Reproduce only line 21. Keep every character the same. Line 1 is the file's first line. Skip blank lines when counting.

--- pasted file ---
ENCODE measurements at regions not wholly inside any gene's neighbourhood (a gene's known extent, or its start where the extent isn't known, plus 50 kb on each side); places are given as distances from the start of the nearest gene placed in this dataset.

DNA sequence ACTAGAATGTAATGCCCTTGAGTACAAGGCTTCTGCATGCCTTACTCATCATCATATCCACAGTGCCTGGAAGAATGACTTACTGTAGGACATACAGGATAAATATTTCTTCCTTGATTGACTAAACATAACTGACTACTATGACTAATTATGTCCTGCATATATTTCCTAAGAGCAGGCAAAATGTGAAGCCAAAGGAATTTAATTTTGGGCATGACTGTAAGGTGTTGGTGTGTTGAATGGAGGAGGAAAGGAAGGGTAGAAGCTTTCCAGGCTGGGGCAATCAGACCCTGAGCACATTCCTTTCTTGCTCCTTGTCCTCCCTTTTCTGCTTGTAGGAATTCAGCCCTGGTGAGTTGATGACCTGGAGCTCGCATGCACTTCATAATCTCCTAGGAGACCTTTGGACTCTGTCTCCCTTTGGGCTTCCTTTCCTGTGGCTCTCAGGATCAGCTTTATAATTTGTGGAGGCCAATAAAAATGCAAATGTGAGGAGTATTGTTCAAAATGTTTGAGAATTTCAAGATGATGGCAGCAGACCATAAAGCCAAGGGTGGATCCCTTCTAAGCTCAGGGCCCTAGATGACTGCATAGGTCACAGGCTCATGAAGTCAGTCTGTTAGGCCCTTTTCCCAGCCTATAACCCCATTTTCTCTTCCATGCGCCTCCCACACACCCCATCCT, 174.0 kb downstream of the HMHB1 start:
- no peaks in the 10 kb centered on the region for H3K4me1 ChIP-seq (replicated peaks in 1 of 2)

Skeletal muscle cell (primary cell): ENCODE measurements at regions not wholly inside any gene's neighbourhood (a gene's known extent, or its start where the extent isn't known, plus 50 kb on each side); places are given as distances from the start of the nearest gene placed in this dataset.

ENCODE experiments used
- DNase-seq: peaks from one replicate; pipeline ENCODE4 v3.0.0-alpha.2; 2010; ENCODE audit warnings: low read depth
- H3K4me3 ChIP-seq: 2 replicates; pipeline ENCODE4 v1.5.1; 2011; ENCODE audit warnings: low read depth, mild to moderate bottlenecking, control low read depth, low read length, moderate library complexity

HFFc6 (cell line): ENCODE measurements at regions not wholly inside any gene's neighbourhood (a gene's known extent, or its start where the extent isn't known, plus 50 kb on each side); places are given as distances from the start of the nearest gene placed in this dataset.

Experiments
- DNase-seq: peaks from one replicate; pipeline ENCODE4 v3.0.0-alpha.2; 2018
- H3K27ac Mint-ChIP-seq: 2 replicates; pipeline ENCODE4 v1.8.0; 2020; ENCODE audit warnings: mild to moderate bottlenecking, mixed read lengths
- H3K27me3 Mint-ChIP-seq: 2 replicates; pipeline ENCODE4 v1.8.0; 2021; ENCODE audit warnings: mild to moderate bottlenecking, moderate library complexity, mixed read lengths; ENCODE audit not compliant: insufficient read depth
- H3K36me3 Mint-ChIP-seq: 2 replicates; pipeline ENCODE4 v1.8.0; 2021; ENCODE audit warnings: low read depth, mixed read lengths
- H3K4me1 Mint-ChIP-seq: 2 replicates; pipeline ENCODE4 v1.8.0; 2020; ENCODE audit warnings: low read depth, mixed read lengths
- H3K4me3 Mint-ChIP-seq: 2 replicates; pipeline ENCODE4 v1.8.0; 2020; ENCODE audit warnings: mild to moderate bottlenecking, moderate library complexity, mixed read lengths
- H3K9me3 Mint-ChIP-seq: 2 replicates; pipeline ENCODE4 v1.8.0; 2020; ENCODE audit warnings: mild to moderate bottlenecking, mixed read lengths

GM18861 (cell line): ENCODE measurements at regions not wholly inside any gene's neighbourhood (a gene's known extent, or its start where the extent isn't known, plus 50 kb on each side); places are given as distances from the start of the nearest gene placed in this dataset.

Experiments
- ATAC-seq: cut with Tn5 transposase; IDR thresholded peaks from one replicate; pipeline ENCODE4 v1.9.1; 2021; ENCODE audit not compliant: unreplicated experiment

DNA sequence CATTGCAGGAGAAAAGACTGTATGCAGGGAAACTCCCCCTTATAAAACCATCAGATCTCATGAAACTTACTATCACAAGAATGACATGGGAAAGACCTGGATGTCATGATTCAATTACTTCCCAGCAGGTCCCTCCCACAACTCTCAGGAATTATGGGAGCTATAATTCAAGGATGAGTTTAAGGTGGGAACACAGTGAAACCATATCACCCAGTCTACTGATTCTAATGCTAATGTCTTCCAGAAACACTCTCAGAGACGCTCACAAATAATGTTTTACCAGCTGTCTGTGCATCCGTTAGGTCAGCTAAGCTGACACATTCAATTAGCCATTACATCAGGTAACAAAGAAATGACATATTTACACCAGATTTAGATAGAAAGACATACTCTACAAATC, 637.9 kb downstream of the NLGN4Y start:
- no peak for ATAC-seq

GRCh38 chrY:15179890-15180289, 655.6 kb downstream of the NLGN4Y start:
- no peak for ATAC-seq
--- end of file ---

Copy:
- no peak for ATAC-seq